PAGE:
Submitted to: Journal of Medical Entomology
Publication Type: Peer Reviewed Journal
Publication Acceptance Date: September 15, 2008
Publication Date: December 1, 2008
Citation: Carroll, J.F., Pound, J.M., Miller, J.A., Kramer, M.H. 2008. Reduced interference by gray squirrels with 4-poster deer treatment bait stations by using timed-release bait. Journal of Medical Entomology. 33(2):325-332.
Interpretive Summary: Blacklegged (deer) ticks and lone star ticks transmit the pathogens causing Lyme disease and human monocytic ehrlichiosis, respectively. White-tailed deer are the principal host of adults of both species of tick. and populations of both species can be greatly reduced by the use of the 4-poster deer self-treatment devices. Squirrels eat the corn bait used in the 4-posters in a way that creates excessive corn fragments and meal which predispose the devices to clog and reduces their effectiveness. In a field trial, we tested the concept that by restricting the flow of the corn bait into the device’s feeding troughs during the day when squirrels are active we could limit accumulation of corn fragments and meal in the troughs. A photo-controlled restriction mechanism retrofitted into each of ten 4-posters regulated corn flow for a field trial.
Corn restriction during the day did not reduce the use of the 4-posters by deer based on total weekly corn consumption, videotape evidence and contact of deer with acaricide applicators.
The quantities of corn present in troughs and corn fragments and meal in troughs when the restriction mechanisms were operating or off indicated that squirrel interference with the posters was substantially reduced.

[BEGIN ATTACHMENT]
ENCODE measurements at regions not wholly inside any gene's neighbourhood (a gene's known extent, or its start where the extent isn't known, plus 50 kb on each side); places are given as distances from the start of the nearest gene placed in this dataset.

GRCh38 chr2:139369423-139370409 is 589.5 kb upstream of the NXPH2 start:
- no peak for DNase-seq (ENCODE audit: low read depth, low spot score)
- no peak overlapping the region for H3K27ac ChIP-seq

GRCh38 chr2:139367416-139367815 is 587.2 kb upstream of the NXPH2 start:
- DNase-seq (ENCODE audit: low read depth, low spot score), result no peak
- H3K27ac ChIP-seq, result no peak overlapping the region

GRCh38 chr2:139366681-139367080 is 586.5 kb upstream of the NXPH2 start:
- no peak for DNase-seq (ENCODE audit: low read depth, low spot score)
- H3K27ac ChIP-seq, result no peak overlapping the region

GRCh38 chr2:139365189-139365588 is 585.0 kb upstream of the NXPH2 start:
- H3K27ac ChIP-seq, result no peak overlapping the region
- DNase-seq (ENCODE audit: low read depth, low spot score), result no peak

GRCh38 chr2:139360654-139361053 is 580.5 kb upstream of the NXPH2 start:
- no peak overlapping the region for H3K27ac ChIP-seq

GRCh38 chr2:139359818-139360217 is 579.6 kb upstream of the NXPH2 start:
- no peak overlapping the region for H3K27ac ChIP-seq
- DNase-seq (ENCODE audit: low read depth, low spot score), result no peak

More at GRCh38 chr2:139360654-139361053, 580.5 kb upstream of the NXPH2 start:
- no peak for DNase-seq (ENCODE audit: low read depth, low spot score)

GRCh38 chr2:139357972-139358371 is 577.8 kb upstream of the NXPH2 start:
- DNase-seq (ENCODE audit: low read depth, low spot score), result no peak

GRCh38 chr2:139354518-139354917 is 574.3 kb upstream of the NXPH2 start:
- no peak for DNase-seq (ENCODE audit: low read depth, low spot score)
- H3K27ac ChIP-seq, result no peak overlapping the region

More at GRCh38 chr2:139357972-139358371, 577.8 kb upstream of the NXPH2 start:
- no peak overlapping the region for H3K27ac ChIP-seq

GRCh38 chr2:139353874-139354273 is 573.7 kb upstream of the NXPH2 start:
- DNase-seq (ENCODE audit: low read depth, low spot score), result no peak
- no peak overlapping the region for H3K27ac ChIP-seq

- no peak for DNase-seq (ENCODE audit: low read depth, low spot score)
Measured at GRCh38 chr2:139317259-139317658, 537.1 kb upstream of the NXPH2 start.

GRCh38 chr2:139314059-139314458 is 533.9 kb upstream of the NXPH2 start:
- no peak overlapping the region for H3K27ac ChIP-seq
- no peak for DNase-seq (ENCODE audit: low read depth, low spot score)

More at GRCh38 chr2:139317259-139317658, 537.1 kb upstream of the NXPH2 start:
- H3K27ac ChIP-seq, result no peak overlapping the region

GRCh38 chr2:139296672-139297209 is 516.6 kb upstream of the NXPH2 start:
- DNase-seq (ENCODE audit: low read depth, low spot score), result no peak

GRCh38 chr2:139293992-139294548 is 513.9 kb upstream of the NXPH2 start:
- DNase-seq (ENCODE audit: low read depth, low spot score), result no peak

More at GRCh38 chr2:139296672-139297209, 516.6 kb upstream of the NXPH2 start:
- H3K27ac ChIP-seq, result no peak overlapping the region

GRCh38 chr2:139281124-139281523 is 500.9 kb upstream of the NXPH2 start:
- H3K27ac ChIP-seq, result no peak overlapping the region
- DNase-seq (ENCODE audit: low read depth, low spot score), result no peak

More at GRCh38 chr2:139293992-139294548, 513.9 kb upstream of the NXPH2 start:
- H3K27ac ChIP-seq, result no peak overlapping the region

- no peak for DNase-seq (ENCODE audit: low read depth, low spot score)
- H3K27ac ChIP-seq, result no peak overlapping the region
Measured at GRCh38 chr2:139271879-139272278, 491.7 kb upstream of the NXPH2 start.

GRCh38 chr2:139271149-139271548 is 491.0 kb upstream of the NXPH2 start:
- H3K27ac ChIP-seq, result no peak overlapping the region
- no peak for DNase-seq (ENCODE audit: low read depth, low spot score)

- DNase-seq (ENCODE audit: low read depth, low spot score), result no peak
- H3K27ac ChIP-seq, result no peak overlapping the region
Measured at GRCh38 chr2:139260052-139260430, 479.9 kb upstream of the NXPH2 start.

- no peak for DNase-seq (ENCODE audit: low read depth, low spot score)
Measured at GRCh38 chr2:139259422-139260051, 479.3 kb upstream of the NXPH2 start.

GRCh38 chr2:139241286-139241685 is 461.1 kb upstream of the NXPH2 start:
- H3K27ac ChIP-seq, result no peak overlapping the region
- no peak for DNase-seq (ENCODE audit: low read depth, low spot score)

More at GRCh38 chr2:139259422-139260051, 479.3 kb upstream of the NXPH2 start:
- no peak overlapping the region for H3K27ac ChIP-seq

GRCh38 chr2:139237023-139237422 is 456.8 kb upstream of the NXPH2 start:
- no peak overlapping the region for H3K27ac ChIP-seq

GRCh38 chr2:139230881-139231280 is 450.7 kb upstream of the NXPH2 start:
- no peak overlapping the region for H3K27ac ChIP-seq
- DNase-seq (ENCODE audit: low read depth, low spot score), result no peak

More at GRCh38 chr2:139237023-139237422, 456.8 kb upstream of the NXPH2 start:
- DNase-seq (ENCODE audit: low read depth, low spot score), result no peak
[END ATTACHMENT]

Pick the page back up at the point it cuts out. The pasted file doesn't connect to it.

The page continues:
These findings are of interest to users and manufacturer of the 4-poster device and researchers seeking means of controlling blacklegged and lone star tick populations.
As white-tailed deer, Odocoileus virginianus (Zimmermann), feed on corn bait dispensed by ‘4-poster’ tick control devices, they rub against paint rollers impregnated with acaricide. Gray squirrels, Sciurus carolinensis Gmelin, also feed on the corn bait in the feeding troughs of ‘4-posters,’ but in doing so they leave copious residues of corn fragments and meal in the troughs that compromise the effectiveness of the devices. A battery-operated closure mechanism controlled by a photo sensor was developed to block the flow of corn into the feeding troughs during the day when squirrels are active. The effectiveness of the corn-restriction concept and technology was evaluated using two groups of restrictor-equipped ‘4-posters’ at a tick-infested site in Maryland. Corn-restrictors were operational on group of ‘4-posters’ and corn was continuously available on the other group. The operational status of the restrictors for each group was switched at 2-wk intervals. The corn-restriction mechanism and concept effectively eliminated squirrel-related problems with ‘4-poster’ operation. Partially eaten corn and meal did not accumulate in ‘4-poster’ feeding troughs. Deer usage, as evidenced by weekly corn consumption and deer contact with the acaricide-impregnated paint rollers, was not significantly diminished.